Safety Nets in the Circus and Economy

High Wire ActDo you like to see high wire acts performed without a net? I don’t. In fact, lack of a net makes the whole thing far less entertaining to me. Knowing that the performer might die if he makes a mistake takes most if not all of the fun out of it. I do, however, understand that seeing a performer without a net might heighten the excitement of the event. But it also implied that the viewer doesn’t mind the prospect of watching the performer die.

I think the same thing is true of the conservative campaign against the social safety net. Sure, when someone manages to claw his way out of extreme poverty, it is thrilling. It’s far more impressive than if he had all his basic needs met and been given a good education. But it also implies that watching people born into poverty live unfulfilling and short lives is not a problem. That’s where I have to differ.

The problem with looking at social policy this way is that it is the same as watching a circus act. But a man’s life is not a circus act. There is no pretending. And such a man didn’t decide that he would rather be born into poverty without any help. He’s innocent in this real life drama. He is also not in control. Social policy is set by people who were not born into poverty—people for whom life did work out. And these are exactly the people who should not be making such decisions.

I thought about this because Robert Reich wrote a very good article over at his website, Why Widening Inequality Is Hobbling Equal Opportunity. It is about an issue that I’ve written about a lot around here. There cannot be anything close to “equality of opportunity” if absolute equality is as out of balance as it now is. As Reich points out, “Since the ‘recovery’ began, 95% of the gains have gone to the top 1 percent, and median incomes have dropped.” In other words, the top 1% got 95%; the next 4% got the remaining 5%; the next 5% got 2%; and the bottom 90% lost 2%.

The big problem here is not that the rich are getting richer. The problem is that as the rich get richer, they get more political power to warp the economy ever more to make them even richer. But don’t even get hung up on that. Instead, think about the simplest issue of political power: voting. Why don’t the poor vote at as high a rate as the rich? A big part of it is that the rich have lots of leisure time. If necessary, they can take the whole day to vote. (Of course, in rich areas, it never takes a whole day to vote.) The poor have to be on time to work. The poor have to pick up their kids. In other words, the poor have a lot of other things they have to do with their time and voting is often not an option.

Even aside from this aspect of the unfairness of our system, there is the fundamental problem with the very idea of meritocracy. In such a system, the best and hardest working are supposed to be rewarded with the most wealth. But what are these “winners” supposed to do with their wealth. One of the most natural things is for them to provide the best opportunities for their children. There’s nothing wrong with that, but it does mean that the children of these people will have better health, better education, and better connections than the children of poor people who are otherwise identical. Thus, within just one generation, we no longer have a meritocracy.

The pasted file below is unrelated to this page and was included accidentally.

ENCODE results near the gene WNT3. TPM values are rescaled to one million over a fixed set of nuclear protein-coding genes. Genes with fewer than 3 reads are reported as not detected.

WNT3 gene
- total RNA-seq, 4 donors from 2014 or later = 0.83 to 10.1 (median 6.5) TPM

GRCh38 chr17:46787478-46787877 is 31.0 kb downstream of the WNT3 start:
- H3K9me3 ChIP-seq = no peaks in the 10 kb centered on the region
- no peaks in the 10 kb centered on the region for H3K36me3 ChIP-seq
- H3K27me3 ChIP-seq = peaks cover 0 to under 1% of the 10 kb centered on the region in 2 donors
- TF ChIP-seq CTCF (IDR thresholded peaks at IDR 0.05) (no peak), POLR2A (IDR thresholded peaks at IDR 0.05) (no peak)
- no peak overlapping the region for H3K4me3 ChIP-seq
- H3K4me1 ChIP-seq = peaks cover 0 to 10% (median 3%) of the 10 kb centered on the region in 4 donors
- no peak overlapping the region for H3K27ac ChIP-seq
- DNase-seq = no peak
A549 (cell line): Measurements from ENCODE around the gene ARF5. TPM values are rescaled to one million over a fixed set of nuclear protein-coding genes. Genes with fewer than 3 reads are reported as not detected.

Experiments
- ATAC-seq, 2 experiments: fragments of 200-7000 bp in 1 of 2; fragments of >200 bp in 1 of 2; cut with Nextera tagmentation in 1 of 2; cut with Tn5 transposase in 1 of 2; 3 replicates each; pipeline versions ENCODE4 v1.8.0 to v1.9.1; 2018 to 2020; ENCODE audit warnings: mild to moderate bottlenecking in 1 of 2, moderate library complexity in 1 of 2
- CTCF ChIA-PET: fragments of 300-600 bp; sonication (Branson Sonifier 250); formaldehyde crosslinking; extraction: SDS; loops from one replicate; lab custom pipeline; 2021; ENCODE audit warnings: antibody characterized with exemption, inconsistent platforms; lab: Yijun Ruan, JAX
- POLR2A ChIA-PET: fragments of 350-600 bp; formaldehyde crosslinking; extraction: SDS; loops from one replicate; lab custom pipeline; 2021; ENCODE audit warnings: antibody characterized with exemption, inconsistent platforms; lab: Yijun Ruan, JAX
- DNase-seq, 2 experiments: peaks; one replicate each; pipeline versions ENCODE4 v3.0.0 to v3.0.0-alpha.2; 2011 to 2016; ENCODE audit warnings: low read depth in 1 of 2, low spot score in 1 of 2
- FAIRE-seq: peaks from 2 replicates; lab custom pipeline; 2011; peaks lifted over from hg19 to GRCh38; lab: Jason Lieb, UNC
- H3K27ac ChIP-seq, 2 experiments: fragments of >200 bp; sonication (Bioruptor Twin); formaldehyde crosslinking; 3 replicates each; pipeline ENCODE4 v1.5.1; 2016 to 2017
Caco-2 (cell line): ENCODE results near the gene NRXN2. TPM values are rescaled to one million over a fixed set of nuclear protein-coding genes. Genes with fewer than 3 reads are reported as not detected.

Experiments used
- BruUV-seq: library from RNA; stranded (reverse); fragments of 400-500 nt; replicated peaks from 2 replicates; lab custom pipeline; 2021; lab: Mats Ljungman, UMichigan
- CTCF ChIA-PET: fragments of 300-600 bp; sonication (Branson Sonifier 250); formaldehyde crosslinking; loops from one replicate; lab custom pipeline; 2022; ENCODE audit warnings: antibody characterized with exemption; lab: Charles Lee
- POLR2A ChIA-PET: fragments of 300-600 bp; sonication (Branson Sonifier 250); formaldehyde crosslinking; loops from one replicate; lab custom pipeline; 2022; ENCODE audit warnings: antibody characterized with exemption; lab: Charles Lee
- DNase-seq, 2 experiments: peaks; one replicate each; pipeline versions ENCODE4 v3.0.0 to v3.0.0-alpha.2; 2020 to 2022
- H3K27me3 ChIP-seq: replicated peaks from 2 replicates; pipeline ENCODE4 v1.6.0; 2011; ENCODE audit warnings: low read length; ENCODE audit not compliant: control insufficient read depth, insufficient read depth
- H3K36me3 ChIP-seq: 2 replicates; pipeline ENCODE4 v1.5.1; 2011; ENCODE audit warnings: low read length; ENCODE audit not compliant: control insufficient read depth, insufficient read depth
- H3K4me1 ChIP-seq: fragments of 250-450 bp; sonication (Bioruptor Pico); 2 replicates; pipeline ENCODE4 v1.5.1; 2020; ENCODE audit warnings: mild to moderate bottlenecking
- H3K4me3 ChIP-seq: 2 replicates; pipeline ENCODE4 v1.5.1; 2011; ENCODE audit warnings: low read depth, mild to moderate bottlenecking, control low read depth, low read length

This isn’t just theory. Last year, Sarah McBride did a study of which Silicon Valley start-ups got funded by venture capital firms. And as no one should be surprised, pedigree was the most important thing. “A prestigious degree, a proven track record and personal connections to power-brokers are at least as important as a great idea. Scrappy unknowns with a suitcase and a dream are the exceptions, not the rule.” Or in the world at large, my favorite example: Tagg Romney.

So the whole argument that we should work toward “equality of opportunity” and not “equality of outcomes” is just nonsense. It is a way for the power elite to deflect attention from the real issue. And the real issue is that we have an economic system that grossly magnifies differences. A man who is 5% more useful to the economy than another man ends up getting 500% more. And sadly, it isn’t even the case that winners in this system are the best or most valuable people. And that’s not a good system; that’s just a system that hasn’t been fine tuned. But the people who are winners, want to keep the system as rigged as it now is and hopefully make it even more rigged as time goes on.

If we are to provide more equality of opportunity, we must get our absolute equality more in line. I’m not talking about absolute equality. No one thinks that is a good thing, because it doesn’t give people incentives to try. But we have effectively created an aristocracy in this country. The poor are to the point of thinking there is no point in trying. So high levels of inequality are as bad as absolute equality when it comes to incentives. The question is whether we are going to do anything about it. And the very least we can do is to make our social safety nets stronger.

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About Frank Moraes

Frank Moraes is a freelance writer and editor online and in print. He is educated as a scientist with a PhD in Atmospheric Physics. He has worked in climate science, remote sensing, throughout the computer industry, and as a college physics instructor. Find out more at About Frank Moraes.

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